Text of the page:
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building many user interfaces, it may help to build a sample and a template
that can be used for these types of user interfaces.
Antipattern: Compound JSPs
The basket is swinging wildly. Dee delicately brushes against a bush to dampen the
swinging, and then slams us down. The bone-jarring impact throws Dee forward
into the tanks. Ribs crack. With Dee's instructions, I am able to pull a rope that
lowers the balloon's top panel, letting the hot air escape and bringing us finally to
a standstill. We cannot believe that the riskiness of the operation was so well hid-
den from us at higher altitudes. We lick our wounds and wait for the ground crew
to come and help pick up the pieces.
The Monolithic JSP is not the only JSP antipattern you could encounter. In
the next antipattern, we have a model-view-controller-compliant architecture
that falls short in other ways. On my fateful balloon trip, the calm air at higher
altitudes lured us into a false sense of security. Only when we closely examined
conditions at lower altitudes did we fully appreciate our danger. Confidence in
the Triangle design pattern can also lure us into complacency. Choosing a
higher level design does not mean you no longer have to worry about prop-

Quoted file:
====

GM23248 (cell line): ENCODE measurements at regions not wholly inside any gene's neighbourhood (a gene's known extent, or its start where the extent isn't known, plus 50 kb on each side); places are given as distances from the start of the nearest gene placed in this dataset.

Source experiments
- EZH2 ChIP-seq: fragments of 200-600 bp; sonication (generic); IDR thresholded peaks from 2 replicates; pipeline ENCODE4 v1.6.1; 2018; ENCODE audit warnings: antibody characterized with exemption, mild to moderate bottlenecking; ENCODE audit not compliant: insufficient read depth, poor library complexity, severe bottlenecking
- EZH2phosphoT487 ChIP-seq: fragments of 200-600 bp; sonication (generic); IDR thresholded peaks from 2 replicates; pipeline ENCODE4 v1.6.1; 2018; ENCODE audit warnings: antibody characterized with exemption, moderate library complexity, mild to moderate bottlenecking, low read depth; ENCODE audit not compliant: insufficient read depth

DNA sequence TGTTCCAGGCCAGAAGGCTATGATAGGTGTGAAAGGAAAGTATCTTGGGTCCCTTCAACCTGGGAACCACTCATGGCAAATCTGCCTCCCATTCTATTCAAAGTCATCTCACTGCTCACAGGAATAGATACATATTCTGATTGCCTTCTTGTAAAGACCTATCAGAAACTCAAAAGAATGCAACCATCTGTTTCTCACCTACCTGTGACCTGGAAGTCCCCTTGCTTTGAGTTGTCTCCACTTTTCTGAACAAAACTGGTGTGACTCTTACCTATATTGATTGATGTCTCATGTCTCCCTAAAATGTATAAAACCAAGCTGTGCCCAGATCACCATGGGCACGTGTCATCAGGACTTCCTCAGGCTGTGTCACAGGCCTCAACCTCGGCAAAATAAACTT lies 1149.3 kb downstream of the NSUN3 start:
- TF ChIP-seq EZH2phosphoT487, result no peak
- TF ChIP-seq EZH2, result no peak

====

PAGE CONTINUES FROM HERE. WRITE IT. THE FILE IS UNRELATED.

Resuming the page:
erly implementing the architecture. Closer to the ground-level details, we
must also be alert to danger. In this antipattern, we will examine one such
detail: should we force decisions into the JSP or the controller? Consider a case
where the results of a command execution will determine which page, or page
fragment, is returned to the user. The logical place for such a check might
seem to be the JSP , as in figure 4.1.
Should we combine multiple JSPs?
This antipattern is known as the Compound JSP , in which a single JSP is used
to return one of many result sets, leading to too much logic in our JSP . Severe
error conditions and routine errors, such as not-found errors and validation-
failed conditions, are common places to find this antipattern. Table 4.2 shows
the problems with the Compound JSP approach.
In general, although Compound JSP s may be slightly easier to create, they
make maintenance, reuse, design through common tools, and project
management much more difficult. As antipatterns go, this one has relatively
minor side effects. Still, the ease of refactoring and the ease of doing it right
the first time make this an attractive refactoring target.
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